• The two reservoirs for the Pedal 16’ Bombarde were properly and carefully re-leathered, and reinstalled.
  • The rackboards for the Great 16’ Gemshorn, 8’ Open Diapason, 8’ Second Diapason, 8’ Trumpet, and 4’ Clarion, were replaced with material of proper thickness (they were too thin and weak). New European-style rack supports were custom-built and installed for all pipes 4’ and longer. The actual pipes were straightened and collapsed toes were replaced as necessary.
  • New Walker electric equipment, including special high power amplification and speaker cabinets, were installed and connected to the new relay, to provide 32’ digital extensions to the Pedal 16’ Bourdon and Pedal 16’ Trombone.
  • In the Great, the existing Mixture(s) were both unusual and unsatisfactory. There were, in fact, only two two-rank stops, despite the indications on the console drawknobs (III, III, and V!) The composition of these stops is outside any established norms for these important parts of the instrument’s primary principal chorus. Therefore, a new 2’ V-rank chorus Mixture in traditional Willis octave-breaking style was scaled, built, voiced, and installed on a new custom designed and built windchest, that complements and properly completes the existing Willis style Great principal chorus.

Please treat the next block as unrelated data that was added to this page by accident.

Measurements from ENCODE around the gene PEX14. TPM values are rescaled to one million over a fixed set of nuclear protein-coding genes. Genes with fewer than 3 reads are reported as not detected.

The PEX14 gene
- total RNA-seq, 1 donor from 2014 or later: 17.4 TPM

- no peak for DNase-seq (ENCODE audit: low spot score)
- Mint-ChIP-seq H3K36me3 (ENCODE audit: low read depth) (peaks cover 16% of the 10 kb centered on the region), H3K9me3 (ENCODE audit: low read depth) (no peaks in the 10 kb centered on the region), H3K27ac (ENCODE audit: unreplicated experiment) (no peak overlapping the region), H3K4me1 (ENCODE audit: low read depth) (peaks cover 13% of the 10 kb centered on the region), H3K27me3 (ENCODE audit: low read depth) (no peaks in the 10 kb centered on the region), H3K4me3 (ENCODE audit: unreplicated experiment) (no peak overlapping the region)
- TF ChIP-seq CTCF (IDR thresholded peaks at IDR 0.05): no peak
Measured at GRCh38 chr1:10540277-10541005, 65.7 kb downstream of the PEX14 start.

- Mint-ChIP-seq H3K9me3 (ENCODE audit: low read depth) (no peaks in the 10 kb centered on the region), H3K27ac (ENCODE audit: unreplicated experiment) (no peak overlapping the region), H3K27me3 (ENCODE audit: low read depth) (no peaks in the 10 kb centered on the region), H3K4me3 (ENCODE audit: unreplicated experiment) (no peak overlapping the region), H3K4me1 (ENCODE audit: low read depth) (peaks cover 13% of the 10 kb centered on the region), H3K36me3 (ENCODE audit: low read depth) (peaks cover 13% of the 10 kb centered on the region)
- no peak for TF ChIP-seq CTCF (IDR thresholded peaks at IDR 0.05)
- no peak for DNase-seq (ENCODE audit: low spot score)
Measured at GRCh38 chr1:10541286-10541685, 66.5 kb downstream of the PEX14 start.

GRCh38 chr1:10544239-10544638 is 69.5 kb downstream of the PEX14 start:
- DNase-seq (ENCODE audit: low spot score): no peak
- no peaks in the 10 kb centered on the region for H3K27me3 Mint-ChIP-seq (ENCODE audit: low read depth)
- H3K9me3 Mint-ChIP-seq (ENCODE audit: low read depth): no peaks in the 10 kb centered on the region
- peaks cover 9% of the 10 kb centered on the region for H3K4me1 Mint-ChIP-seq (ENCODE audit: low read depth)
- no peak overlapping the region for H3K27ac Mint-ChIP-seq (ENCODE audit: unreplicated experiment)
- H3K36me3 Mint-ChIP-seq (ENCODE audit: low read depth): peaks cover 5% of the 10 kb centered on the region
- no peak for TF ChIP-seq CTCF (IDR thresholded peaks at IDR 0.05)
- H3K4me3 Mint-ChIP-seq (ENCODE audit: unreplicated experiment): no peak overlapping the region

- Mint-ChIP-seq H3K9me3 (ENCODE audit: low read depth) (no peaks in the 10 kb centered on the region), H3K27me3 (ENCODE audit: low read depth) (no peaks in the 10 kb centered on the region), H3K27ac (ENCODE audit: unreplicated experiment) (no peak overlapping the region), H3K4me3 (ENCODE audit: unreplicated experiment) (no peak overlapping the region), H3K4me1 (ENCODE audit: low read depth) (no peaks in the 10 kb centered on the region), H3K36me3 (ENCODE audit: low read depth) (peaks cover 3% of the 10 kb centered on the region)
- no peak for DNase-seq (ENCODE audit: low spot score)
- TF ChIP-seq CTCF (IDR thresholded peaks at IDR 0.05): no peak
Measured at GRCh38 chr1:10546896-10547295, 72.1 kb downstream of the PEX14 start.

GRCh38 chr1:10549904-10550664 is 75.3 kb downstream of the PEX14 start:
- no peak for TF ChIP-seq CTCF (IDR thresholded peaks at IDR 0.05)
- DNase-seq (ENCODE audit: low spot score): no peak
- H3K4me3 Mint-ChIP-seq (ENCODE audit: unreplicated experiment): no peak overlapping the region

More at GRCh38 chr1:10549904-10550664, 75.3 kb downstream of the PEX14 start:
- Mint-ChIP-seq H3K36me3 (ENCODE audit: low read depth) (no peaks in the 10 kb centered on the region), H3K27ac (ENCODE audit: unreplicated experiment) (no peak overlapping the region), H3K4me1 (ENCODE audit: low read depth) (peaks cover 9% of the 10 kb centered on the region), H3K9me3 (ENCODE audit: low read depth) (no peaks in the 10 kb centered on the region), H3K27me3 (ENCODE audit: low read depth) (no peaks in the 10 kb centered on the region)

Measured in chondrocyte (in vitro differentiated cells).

• FOR THE SAKE OF DOCUMENTATION: Tonal changes that had been taken out in the past before the Buzard firm had been entrusted with curatorial maintenance would include the following. In the Choir, the 8’ Violin Diapason had been made available only as a 4’ Prestant; it now plays at BOTH pitches. The 4’ Claribel Flute has been shifted to play at 2’ pitch. In the Swell, the 2’ Waldflute has been shifted to play at 1-3/5’ pitch. The original Salicional rank has been tuned sharp as a Celeste to the Violoncello. The original compass of many of the Swell and Choir ranks was 73 notes to accommodate full compass super octave couplers. The top 12 pipes of almost all of these ranks have been removed and mostly discarded. (Some few of these pipes are lying around in various locations within the chambers.)